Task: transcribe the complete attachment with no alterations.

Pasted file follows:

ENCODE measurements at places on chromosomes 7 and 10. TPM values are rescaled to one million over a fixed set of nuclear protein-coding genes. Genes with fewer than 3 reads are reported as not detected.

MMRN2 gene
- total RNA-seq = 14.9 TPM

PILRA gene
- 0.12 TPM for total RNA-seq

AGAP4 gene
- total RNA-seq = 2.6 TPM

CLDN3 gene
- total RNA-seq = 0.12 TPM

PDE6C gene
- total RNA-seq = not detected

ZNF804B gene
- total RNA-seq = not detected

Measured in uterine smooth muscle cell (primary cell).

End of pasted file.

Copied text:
ENCODE measurements at places on chromosomes 7 and 10. TPM values are rescaled to one million over a fixed set of nuclear protein-coding genes. Genes with fewer than 3 reads are reported as not detected.

MMRN2 gene
- total RNA-seq = 14.9 TPM

PILRA gene
- 0.12 TPM for total RNA-seq

AGAP4 gene
- total RNA-seq = 2.6 TPM

CLDN3 gene
- total RNA-seq = 0.12 TPM

PDE6C gene
- total RNA-seq = not detected

ZNF804B gene
- total RNA-seq = not detected

Measured in uterine smooth muscle cell (primary cell).